Is Toronto drab? Council is pushing for a ‘more beautiful’ city


One block from Yonge-Dundas Square, in the heart of downtown Toronto, Ryerson University’s Ted Rogers School of Management campus sits over a big-box Canadian Tire store.

Hailed as a success story at the time for combining the public realm and retail, the corner looks drab and feels uninspiring by today’s standards.

“It leaves a lot to be desired on what is a pretty prominent intersection,” said Coun. Brad Bradford.

In fact, too much of the growth and development taking place in Toronto is unremarkable, says the former city planner, who was elected to office in 2018.

“I think we all need to hold ourselves to a higher standard when it comes to architecture, when it comes to urban design, when it comes to public realm.”

The Ward 19 Beaches—East York councillor was behind a recent motion, approved by council, that would see the city adopt practices aimed at producing a better-looking city and a more functional one.

The motion includes ideas that will no doubt prove contentious — including a plan for a public design competition to solicit ideas for increasing density in neighbourhoods now zoned for single-family homes.

Council voted to ask staff to include the plan in an upcoming report to the planning and housing committee.

The motion also asks CreateTO, the agency in charge of managing Toronto’s real estate portfolio, to look at using open international design competitions for major and transformational projects in which CreateTO is the lead developer, including public housing.

That means that instead of issuing a prescriptive requests-for-proposal, the city would be putting the onus on applicants to come up with inspiring new ideas.

The motion was adopted by council and has the support of Mayor John Tory.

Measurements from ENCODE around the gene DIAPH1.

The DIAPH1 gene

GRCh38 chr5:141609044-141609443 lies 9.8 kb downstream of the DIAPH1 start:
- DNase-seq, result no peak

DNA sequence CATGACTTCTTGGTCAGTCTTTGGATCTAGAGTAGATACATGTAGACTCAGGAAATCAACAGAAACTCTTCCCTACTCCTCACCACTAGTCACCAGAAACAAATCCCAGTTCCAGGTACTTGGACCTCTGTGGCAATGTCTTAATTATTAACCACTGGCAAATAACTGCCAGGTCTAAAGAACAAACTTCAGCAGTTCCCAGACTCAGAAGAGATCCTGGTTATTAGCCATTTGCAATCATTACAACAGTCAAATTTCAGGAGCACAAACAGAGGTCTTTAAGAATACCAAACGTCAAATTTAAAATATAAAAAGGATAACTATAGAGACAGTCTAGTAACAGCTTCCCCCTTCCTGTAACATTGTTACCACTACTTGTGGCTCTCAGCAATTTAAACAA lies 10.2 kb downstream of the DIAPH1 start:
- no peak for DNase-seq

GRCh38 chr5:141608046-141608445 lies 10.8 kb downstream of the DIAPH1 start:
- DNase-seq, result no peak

“Toronto is a global centre for architectural, planning and design talent. However, the city hasn’t always tapped into these vast resources as effectively as we could,” according to the summary of the motion, which was taken from a letter Tory wrote to the city’s planning and housing committee.

“With these initiatives and several others I am interested in (pursuing), I hope to unlock and activate architects, landscape architects, planners and students in these disciplines to help build a more beautiful and engaging city.”

Toronto is forecasted to grow by an estimated 537,000 people over the next 11 years, according to Toronto Official Plan documents, and that’s an opportunity to create a more inspiring, functional and attractive urban landscape, Bradford said.

“I think it’s high time here in Toronto that we push applicants, we push developers, and in fact we push ourselves to do more with what we have,” said Bradford.

There are already some procedures in place to insure against utter disasters being built, but they don’t catch everything and sometimes the way a space is going to be experienced can’t be entirely worked out until it’s built. Often, compromises must be made.

The condo tower on top of the Royal Canadian Military Institute on University Avenue was one of those compromises — the developer saved the facade of the decaying historic building and preserved important parts of the interior, including a prized library. Walking by the building at street level is pleasant — it’s experienced as a heritage building. From across the street, it’s less attractive — a narrow modern tower sprouting from the top of a building of a different era.

These days the building is often cited as an example of “facadism,” said Liberal MP Adam Vaughan, who was the city councillor for the ward at the time.